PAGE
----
Bernards Heath Infant and Nursery School

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About Bernards Heath Infant and Nursery School

Name Bernards Heath Infant and Nursery School
Ofsted Inspections
Headteacher Mrs Hannah Rimmer
Address 154 Sandridge Road, St Albans, AL1 4AP
Phone Number 01727852106
Phase Primary
Type Community school
Age Range 3-7
Religious Character Does not apply
Gender Mixed
Number of Pupils 309
Local Authority Hertfordshire
Highlights from Latest Inspection


Bernards Heath Infant and Nursery School continues to be a good school.

What is it like to attend this school?

Pupils say that their school is a place where they can learn and play safely. They are fully involved in activities throughout the school day.

Pupils explore and discover during playtimes. Across the school, pupils manage their behaviour well and show independence in what they do.

The reliable, good behaviour of pupils shows they understand how to be part of a respectful community.

They respond to routines that encourage them to be polite. Pupils understand what bullying is, but they rarely see anyone being unkind. They identify the grown-ups in school an...d at home who help them.

Pupils are confident there is immediate help if anyone feels sad or worried.

Pupils learn strategies that help them cope with any emotional challenges they face. Pupils' feelings are cared about and considered.

For example, following school closures in the pandemic, pupils were welcomed back to school with a special letter and a small soft bear.

Pupils and their individual circumstances are understood. Pupils benefit from the strong connections made between home and school.

Parents and carers share wide-ranging feedback about the strengths of the school to support their children. Bernards Heath is a place where pupils are nurtured and develop their individual characters.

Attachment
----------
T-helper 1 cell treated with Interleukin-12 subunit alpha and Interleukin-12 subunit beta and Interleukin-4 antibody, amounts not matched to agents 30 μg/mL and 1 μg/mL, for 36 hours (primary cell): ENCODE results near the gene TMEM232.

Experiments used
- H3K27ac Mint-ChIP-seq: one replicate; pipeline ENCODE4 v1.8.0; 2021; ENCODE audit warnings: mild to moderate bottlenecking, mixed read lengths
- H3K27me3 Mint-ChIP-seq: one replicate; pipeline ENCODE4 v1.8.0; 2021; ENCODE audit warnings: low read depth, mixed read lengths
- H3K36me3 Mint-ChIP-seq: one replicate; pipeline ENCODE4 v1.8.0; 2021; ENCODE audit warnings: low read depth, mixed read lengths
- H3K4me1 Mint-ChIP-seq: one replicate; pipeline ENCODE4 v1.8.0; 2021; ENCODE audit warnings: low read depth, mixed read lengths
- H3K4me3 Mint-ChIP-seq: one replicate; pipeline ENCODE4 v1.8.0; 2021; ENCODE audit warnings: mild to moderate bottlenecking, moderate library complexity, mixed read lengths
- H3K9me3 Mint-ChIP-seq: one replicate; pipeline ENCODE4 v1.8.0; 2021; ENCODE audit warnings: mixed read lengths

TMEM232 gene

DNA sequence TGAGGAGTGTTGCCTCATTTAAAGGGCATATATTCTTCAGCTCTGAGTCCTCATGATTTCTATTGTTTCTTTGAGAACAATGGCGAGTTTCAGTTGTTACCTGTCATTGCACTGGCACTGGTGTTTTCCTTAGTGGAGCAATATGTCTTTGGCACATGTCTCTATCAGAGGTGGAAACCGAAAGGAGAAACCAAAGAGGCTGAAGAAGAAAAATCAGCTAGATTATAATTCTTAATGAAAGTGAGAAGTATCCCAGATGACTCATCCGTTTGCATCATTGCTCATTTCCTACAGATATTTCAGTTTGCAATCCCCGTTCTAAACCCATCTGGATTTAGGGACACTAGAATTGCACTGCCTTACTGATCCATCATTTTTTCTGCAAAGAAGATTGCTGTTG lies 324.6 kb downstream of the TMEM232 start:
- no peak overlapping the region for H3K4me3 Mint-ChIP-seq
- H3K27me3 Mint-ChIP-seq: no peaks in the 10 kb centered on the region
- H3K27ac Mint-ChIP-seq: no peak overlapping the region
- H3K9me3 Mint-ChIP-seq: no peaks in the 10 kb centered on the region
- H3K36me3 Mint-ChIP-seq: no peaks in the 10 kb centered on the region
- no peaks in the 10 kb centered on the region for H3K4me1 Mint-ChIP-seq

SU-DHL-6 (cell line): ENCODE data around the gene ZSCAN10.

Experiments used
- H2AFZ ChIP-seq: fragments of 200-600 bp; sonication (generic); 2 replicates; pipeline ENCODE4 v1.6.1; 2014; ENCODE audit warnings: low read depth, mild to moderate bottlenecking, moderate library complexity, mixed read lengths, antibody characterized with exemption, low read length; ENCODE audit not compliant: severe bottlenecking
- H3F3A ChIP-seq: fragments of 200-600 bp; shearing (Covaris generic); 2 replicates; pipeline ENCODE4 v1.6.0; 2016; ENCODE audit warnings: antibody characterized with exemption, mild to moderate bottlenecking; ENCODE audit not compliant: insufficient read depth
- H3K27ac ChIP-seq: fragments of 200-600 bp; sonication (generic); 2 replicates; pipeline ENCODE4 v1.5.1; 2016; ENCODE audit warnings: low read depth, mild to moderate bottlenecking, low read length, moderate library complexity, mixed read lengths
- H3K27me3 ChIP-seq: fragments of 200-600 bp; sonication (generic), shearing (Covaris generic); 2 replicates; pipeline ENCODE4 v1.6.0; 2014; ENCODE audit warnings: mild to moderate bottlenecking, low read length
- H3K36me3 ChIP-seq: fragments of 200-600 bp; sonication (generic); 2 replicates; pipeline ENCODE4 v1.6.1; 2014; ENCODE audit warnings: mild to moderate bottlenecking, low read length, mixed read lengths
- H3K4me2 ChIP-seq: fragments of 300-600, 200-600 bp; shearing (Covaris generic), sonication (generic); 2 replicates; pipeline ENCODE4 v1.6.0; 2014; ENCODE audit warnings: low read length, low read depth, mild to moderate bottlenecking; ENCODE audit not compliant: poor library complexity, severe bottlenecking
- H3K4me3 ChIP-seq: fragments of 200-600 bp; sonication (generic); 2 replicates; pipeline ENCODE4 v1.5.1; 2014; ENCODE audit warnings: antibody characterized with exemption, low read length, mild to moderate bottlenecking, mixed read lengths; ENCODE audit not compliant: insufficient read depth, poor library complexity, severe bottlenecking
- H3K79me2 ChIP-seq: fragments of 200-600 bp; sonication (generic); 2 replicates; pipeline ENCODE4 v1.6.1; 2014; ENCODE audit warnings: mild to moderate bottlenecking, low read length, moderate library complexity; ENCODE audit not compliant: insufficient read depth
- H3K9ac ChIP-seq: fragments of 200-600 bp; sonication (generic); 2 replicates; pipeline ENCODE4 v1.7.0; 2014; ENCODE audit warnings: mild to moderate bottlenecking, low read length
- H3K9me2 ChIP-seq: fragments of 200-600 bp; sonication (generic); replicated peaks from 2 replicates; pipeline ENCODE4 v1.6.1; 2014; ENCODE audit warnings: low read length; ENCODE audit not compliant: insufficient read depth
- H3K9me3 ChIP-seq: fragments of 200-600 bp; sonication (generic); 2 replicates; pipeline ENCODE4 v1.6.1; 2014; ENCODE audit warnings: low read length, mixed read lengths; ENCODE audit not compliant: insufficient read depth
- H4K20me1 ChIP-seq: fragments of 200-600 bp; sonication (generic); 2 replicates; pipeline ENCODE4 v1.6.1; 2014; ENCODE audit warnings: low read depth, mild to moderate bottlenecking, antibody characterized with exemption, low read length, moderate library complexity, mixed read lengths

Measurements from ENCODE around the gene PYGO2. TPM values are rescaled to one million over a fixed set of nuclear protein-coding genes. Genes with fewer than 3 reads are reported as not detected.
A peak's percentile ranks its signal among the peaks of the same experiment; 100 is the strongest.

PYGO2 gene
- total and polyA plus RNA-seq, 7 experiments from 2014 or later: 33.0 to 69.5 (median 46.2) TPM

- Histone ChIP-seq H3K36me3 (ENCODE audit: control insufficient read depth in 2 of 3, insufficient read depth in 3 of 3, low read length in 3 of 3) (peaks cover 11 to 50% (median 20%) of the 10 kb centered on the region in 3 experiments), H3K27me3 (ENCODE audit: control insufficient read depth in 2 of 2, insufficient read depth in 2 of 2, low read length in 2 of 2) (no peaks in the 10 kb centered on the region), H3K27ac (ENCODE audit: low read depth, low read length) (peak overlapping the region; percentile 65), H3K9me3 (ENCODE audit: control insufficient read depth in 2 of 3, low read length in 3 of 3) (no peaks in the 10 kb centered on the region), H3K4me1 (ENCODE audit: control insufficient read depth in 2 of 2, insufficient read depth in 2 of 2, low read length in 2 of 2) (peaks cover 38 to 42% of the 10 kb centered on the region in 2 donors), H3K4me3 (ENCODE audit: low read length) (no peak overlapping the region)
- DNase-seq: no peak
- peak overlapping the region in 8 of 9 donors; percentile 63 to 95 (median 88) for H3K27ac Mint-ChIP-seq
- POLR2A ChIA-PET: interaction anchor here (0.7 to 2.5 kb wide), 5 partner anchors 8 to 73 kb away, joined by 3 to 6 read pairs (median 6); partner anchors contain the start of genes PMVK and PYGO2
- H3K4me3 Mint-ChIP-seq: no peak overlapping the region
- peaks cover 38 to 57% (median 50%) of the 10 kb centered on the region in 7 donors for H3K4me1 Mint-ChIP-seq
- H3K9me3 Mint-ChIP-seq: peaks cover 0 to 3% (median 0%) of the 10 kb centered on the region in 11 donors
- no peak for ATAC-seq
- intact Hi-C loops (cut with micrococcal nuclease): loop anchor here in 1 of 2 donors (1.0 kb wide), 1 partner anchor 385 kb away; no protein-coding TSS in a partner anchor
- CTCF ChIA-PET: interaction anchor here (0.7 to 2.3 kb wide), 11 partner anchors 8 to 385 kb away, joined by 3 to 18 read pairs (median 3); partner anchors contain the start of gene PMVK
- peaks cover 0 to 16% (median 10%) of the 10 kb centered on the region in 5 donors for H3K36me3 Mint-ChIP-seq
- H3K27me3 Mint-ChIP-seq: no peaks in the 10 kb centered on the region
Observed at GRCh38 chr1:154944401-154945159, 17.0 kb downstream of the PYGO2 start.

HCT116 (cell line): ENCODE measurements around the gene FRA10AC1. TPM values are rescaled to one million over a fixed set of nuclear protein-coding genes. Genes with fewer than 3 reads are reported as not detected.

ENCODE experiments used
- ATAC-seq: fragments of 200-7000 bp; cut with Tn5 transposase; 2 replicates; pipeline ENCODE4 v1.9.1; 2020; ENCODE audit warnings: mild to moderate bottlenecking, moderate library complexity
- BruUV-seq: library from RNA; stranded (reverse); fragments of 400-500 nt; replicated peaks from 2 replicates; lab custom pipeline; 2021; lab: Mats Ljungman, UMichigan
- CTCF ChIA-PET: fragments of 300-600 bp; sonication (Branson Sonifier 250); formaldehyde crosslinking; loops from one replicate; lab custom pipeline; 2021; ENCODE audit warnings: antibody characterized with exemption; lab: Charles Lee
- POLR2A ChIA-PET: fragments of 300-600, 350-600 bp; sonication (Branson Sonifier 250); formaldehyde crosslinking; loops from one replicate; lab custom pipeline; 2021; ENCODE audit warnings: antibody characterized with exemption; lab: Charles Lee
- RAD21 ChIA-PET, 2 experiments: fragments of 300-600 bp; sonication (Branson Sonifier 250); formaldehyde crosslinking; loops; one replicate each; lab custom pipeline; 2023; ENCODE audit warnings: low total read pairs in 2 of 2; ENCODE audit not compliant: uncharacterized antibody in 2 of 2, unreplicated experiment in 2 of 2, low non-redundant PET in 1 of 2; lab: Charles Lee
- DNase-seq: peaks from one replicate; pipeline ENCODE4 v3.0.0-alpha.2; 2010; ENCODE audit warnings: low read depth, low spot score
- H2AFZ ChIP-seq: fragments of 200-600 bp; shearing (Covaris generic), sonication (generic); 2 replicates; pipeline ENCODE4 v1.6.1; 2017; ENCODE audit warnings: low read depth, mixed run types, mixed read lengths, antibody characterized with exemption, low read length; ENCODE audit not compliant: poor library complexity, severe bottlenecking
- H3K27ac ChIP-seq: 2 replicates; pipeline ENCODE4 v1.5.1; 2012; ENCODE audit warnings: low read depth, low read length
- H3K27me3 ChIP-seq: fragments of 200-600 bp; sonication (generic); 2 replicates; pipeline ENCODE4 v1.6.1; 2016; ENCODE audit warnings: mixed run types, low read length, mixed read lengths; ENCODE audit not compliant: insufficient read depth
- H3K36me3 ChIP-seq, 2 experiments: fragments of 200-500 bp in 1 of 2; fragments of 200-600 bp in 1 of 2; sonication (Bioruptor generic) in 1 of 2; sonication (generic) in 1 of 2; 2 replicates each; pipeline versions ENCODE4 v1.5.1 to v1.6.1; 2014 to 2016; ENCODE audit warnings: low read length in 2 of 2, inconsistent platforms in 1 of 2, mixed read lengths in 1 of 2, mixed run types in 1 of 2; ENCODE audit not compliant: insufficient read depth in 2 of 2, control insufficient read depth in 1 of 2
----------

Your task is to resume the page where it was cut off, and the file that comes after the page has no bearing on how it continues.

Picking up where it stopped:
What does the school do well and what does it need to do better?

Leaders have completed the work to ensure pupils throughout the school study a broad curriculum.

Leaders are ambitious for, and have high expectations of, what pupils can achieve from the moment they join Nursery. This ensures the curriculum for children in the early years prepares children for learning in Year 1.

Adults in the early years setting are skilled and attentive to the needs of young children.

Children are well cared for and are encouraged in all their learning. This motivates them to do their best.

A new programme for teaching phonics is beginning to support the development of pupils' early reading well.

Pupils take home books that are well matched to their current knowledge. This is contributing to pupils becoming fluent readers. There are established routines in place to help the small number of pupils at risk of falling behind with phonics.

However, staff have less confidence with how to adapt the new programme and resources to maximise the impact of this support. Leaders are providing additional guidance and training to refine the targeted help teachers and support staff provide.

Across the school, pupils achieve well because of the strong specialist knowledge of teachers.

Pupils have the opportunity to revisit and practise using what they have learned. However, in some areas of the curriculum, the opportunity for pupils to rehearse what they have been learning could be more explicit in leaders' curriculum thinking. Leaders have already started work to make sure curriculum intentions are refined.

This is to ensure teachers carefully plan opportunities for pupils to embed key knowledge in their long-term memory, in all subjects.

Leaders are determined that pupils are nurtured and receive the support they need to achieve success. All staff are committed to this work and know pupils and their individual barriers to learning well.

Staff work effectively with all pupils, including those with special educational needs and/or disabilities (SEND), to access the curriculum. Pupils with SEND have individualised plans to enable them to access lessons alongside their peers. Staff who work with those with the greatest needs are systematic in their approach.